As to his marrying her and making such degree of reparations as is within his power, that is something, with which, of course, I have nothing to do. I do not know what is best but I do not think that the Court ought to allow any desire or inclination upon the part of the defendant to interfere with swift and remedial justice.”

Emil’s attorney asked for probation as he had no previous record. The judge asked Emil if he had anything to say before sentence:

“I wish to say that if I had a chance I would marry the girl and save her from disgrace and save the child from disgrace and give it a name. If not now, I wish to say that I will do the same thing after I serve my sentence; I will marry the child in any case; whether before or after. I would like to have a chance to do it before so as to save the girl and save the child.”

The pleas of Emil and his attorney didn’t sway the Judge:

“Under the statute for the offense to which you have entered a plea of guilty you could be punished by prisonment into the penitentiary for the period of seven years. There is not very much in this case to warrant the court in exercising leniency with you. You see[m] to be a young man that has had opportunities; you have had a high school course and was graduated there from; you have taught school and held positions on the fire department and have been with the Marshall-Wells Hardware Company. You cannot plead ignorance as an excuse for your offense. You had such an upbringing that you ought to and undoubtedly did know better.
    The court possibly ought to give you a penitentiary sentence. it appears, however, that this is your first offense so I will not do so. You understand, of course, that after you serve the sentence imposed upon you, that if you again transfers that there is nothing for you but the penitentiary. Possibly you should have that now.
    Your offer to make amends comes a little too late. If you wanted to marry the girl you had an opportunity of waiting until she arrived at that legal age where you could. This is one of the crimes that merits punishment and the one who commits it should be punished.”

St. Cloud Reformatory, Minnesota

During Emil’s stay at St. Cloud, the Superintendant was writing to various acquaintances and previous employers of Emil’s to gather evidence for his parole hearing. In these papers was a letter to the Catholic School in Graceville, Minnesota, a town Emil was working in before he settled in Duluth. Apparently he had been found to be in correspondence with a young lady of 17 by the name of Alice Keefie, he was promising to marry her, telling her he loved her, she was writing back the same. It was recommended that the correspondence be stopped, and it appears that it was, as there are no more letters related to the matter. Which begs the question of just how ‘innocent’ was he?

The majority of replies to his character appeared to be positive, although his last place of employment wasn’t satisfied with his work and was going to be firing him before he was incarcerated. Otherwise he was an all around good guy. Except for his unfortunate affinity for young girls.

Letter from George Hamm to the Superintendant regarding  his son’s character:

Mrs. Chisholm also had her chance to vent her feelings on the matter, (this letter is typed exactly as seen):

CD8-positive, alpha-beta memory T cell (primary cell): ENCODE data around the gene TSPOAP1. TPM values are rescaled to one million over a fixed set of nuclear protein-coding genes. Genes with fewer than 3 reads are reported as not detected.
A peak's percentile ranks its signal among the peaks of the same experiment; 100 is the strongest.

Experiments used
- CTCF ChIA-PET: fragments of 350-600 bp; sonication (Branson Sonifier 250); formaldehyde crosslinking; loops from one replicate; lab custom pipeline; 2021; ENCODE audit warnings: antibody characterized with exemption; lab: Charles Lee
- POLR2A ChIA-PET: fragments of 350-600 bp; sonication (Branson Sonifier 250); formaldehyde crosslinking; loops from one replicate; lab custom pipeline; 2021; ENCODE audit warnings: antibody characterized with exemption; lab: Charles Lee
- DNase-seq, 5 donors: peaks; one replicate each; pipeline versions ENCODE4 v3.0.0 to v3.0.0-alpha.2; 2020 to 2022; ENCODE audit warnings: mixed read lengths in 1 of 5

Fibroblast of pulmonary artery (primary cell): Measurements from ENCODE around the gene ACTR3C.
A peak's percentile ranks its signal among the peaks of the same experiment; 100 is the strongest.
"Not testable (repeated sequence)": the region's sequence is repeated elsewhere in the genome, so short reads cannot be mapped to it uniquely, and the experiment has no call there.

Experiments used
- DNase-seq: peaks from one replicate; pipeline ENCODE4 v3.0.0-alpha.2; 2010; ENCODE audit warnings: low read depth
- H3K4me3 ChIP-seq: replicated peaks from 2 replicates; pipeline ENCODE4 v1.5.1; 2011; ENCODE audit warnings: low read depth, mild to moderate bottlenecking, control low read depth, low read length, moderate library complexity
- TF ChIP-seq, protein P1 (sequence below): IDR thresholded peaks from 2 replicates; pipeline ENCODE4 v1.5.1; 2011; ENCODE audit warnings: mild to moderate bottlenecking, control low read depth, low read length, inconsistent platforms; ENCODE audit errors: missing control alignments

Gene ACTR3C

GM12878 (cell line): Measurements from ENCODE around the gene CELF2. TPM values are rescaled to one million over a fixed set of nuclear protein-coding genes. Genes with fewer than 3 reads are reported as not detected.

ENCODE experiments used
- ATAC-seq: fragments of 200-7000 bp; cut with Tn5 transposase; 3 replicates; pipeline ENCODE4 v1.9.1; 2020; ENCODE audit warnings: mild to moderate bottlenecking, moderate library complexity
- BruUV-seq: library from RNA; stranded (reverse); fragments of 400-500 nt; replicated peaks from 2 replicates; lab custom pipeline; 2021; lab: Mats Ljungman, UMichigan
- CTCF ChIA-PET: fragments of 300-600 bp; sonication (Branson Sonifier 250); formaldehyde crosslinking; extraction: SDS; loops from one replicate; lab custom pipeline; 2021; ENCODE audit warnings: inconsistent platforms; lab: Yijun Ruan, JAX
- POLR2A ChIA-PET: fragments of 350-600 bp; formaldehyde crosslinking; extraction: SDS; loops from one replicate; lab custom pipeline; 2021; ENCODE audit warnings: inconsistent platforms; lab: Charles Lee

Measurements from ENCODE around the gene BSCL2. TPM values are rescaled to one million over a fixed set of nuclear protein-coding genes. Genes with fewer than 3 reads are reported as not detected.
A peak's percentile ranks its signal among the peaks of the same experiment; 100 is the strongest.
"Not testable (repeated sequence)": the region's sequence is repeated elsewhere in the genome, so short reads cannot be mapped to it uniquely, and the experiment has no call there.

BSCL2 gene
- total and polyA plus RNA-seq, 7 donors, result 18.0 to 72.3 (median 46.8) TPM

“Duluth MN April 9, 1910

Dear Sir in reply to yours of the 4 all i can say is he cirtenely ronged my little girl she will be 15 year the 2 of July she was a little girl i tuck out of the home to be a mother to her but he runed her he was a snake in the grass to think he lived rite in my house and ceped this up for i dont no how long i tuck him for a gentel man but he is a very bad man or he never would have runed that child now poor little girl tha tuck her a way from me and now i cant hear from her to no if ? or good to the poor child if she had a father he would shote him you think what you would do if it was youre daughter he never would tell truth i don’t think and he was very good at ?? to have other yong men drink with him and his associates i can’t tell you nothing but only he had 4 or 5 girls and told them all he loved them and wanted to marri them”

As to Martha, a group of women in the area raised about $100 dollars to send her to an orphanage, which then sent her to the Maternity Hospital in Winnipeg, Canada. A facility run by nuns. I have been unable, as yet, to find out what happened to Martha and the child, which was due in June of 1910.

While in prison he was evaluated by a doctor several times over the course of his stay. The overall consensus was he was mild mannered, general character good, although his morals had declined in the last year or two, his only vices being he smoked tobacco and he had an unfortunate penchant for brothels. His mother would have been proud.

He was released on parole December 17 of the same year and by July 6, 1911 he was discharge or released from his sentence. Part of his parole agreement was he had to go live with his mother. I am not sure if he actually did that, as his monthly report to his parole office showed him working at the Merchant Hotel in St. Paul checking meals in the kitchen and then working as a night watchman.

He was sending $5.00 a month for support to Martha. He indicated in the records that he wished to find Martha and marry her and take care of the child. At this time do not no if any of that occurred. I can find no evidence that Martha ever existed in any official records, most likely because of her age.

The Maternity Hospital where she was sent is still in operation, under a different mandate and name, but I am hoping that they will still have records of her.

By 1913 or 1914 Emil was married to Rebecca Perusse and living in Duluth. He had three children with her.